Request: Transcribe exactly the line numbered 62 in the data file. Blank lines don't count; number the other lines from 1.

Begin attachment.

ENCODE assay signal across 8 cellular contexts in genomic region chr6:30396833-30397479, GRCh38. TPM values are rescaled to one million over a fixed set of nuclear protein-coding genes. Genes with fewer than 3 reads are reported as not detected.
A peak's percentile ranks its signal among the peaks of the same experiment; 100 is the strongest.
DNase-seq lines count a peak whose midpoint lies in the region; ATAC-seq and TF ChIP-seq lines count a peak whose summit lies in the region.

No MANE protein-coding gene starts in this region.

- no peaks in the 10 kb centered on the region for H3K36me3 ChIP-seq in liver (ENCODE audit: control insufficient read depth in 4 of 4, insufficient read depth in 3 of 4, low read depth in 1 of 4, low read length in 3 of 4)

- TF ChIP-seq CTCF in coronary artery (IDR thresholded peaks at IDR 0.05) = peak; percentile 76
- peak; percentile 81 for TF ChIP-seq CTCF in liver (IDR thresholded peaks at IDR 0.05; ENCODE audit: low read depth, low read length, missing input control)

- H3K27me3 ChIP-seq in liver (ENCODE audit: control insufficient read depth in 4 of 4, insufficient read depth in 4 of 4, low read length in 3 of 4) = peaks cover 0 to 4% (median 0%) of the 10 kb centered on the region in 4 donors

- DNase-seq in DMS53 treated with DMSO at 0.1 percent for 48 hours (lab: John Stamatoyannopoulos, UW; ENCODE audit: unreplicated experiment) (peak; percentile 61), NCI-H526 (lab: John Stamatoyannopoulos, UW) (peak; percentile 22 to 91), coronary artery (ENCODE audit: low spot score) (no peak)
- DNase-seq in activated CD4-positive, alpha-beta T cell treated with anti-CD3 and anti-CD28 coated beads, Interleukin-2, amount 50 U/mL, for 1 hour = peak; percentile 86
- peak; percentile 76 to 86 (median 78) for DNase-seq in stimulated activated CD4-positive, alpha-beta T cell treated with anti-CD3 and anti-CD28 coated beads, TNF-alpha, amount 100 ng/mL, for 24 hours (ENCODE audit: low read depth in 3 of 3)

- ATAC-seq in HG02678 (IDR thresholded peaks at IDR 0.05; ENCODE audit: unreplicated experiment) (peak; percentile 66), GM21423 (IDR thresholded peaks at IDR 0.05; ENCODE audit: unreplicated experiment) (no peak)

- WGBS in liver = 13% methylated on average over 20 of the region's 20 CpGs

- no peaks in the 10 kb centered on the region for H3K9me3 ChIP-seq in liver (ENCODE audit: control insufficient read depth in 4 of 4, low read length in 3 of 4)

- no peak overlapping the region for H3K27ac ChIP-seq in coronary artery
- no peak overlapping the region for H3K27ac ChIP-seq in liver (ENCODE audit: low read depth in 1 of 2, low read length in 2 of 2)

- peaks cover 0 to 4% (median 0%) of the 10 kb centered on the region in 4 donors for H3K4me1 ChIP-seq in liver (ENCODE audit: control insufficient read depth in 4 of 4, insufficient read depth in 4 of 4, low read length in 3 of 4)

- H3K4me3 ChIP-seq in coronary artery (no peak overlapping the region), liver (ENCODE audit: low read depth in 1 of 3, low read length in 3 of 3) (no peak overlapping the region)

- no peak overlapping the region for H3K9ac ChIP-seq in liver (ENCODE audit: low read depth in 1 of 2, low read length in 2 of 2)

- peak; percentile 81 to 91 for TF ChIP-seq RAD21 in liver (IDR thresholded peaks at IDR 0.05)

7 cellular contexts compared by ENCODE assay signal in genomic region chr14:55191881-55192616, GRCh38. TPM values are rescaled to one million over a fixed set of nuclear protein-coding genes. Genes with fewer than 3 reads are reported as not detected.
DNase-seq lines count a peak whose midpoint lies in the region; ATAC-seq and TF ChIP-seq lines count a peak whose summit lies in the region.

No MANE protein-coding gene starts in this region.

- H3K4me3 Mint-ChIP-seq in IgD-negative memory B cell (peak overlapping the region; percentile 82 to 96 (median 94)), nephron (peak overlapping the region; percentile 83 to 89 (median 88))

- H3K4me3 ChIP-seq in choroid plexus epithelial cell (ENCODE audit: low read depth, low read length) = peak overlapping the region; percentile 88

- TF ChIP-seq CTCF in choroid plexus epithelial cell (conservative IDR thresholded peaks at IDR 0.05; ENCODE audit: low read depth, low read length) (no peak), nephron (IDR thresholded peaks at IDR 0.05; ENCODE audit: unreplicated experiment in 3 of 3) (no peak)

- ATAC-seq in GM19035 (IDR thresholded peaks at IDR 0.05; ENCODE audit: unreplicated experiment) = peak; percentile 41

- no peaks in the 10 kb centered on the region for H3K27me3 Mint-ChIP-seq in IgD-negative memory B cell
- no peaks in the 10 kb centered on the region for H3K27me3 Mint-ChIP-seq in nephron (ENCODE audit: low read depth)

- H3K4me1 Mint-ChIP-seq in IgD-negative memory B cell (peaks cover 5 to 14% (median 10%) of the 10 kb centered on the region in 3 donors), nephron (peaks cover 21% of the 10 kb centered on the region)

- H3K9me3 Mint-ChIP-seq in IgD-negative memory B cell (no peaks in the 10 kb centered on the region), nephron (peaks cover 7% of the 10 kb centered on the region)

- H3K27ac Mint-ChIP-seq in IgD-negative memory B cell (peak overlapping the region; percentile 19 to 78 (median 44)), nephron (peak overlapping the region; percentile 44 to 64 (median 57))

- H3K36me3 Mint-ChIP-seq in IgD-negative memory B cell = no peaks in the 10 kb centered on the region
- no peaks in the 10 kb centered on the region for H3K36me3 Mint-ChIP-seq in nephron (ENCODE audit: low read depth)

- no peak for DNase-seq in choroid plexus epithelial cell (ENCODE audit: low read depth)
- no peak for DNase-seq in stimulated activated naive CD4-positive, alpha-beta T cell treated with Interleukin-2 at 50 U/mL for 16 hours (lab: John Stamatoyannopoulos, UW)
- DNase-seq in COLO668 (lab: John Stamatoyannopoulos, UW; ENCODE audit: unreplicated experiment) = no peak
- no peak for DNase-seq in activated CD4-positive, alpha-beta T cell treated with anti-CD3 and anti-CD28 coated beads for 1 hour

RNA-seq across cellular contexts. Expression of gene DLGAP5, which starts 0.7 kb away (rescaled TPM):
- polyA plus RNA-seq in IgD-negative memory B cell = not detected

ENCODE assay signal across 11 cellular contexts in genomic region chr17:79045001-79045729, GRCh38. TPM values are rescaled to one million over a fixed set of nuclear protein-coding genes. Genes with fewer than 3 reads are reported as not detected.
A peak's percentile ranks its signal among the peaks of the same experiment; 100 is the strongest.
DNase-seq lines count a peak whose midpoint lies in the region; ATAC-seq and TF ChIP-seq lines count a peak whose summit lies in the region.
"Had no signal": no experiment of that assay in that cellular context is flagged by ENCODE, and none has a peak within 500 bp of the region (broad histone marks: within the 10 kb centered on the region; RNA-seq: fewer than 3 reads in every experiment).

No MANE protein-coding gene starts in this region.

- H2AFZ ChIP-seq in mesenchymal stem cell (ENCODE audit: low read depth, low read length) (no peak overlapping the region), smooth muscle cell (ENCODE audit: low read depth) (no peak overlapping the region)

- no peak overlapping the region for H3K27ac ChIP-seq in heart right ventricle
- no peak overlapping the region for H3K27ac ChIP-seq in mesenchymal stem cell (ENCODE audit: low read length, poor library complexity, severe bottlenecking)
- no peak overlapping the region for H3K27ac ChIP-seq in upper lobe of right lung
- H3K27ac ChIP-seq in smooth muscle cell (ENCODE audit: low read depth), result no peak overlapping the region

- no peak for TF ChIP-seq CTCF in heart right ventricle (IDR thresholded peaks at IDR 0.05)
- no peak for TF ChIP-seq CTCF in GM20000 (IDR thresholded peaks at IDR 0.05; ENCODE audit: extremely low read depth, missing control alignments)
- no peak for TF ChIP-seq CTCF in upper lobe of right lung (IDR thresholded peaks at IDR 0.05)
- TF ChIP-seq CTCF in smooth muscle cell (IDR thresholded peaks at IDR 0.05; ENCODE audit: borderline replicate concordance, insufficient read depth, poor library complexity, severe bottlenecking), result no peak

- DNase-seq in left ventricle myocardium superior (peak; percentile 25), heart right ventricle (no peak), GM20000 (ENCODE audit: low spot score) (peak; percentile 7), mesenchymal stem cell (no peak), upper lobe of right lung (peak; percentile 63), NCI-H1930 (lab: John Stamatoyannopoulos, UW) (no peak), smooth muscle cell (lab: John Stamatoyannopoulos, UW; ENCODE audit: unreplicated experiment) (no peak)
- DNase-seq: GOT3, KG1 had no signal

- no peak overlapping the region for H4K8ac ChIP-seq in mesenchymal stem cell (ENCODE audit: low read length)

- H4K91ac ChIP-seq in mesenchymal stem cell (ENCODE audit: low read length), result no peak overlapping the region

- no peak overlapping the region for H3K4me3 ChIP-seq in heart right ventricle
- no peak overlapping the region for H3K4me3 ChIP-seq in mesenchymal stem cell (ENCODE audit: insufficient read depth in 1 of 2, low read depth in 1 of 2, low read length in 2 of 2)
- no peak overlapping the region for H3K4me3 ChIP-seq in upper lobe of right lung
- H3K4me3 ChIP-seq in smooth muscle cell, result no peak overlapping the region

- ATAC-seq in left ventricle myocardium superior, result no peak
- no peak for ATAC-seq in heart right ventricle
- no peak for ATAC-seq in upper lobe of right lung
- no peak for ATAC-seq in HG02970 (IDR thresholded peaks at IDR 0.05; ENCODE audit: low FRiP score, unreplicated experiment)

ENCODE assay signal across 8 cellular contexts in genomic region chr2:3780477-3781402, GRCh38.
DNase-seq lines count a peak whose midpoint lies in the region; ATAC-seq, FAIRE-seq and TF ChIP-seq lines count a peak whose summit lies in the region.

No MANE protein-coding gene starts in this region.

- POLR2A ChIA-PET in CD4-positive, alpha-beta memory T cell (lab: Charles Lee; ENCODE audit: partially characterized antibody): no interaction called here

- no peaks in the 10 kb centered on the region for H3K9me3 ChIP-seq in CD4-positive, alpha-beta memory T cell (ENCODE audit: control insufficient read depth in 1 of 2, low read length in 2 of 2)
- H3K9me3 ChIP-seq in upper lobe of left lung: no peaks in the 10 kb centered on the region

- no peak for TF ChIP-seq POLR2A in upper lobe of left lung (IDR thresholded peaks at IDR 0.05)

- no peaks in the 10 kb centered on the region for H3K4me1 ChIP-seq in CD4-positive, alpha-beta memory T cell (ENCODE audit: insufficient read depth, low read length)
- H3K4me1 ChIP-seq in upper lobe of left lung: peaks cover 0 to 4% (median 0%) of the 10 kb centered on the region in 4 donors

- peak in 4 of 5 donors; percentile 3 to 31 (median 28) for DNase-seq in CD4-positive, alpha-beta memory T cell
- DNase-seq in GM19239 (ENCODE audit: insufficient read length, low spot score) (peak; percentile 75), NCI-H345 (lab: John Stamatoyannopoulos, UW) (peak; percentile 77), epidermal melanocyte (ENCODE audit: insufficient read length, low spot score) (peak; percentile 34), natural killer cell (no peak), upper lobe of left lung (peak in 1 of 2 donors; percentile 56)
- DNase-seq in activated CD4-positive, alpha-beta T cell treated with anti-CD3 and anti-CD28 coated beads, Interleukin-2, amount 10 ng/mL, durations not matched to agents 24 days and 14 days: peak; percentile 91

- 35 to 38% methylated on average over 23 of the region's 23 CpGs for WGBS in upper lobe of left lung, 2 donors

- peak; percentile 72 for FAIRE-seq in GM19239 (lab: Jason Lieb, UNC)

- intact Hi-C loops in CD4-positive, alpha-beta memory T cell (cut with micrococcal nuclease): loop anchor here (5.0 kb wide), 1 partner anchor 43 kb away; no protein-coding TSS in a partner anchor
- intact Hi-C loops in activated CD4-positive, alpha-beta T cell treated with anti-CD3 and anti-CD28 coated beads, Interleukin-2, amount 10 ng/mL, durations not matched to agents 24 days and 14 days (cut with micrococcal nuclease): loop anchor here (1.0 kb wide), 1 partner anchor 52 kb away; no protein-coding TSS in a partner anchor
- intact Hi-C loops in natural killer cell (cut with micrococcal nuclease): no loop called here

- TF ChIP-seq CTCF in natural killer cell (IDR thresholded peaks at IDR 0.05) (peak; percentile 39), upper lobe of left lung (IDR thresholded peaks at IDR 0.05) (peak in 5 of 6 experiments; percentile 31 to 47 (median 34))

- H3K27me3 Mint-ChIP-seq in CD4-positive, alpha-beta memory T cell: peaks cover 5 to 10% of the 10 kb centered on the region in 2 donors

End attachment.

- H3K4me3 ChIP-seq in smooth muscle cell, result no peak overlapping the region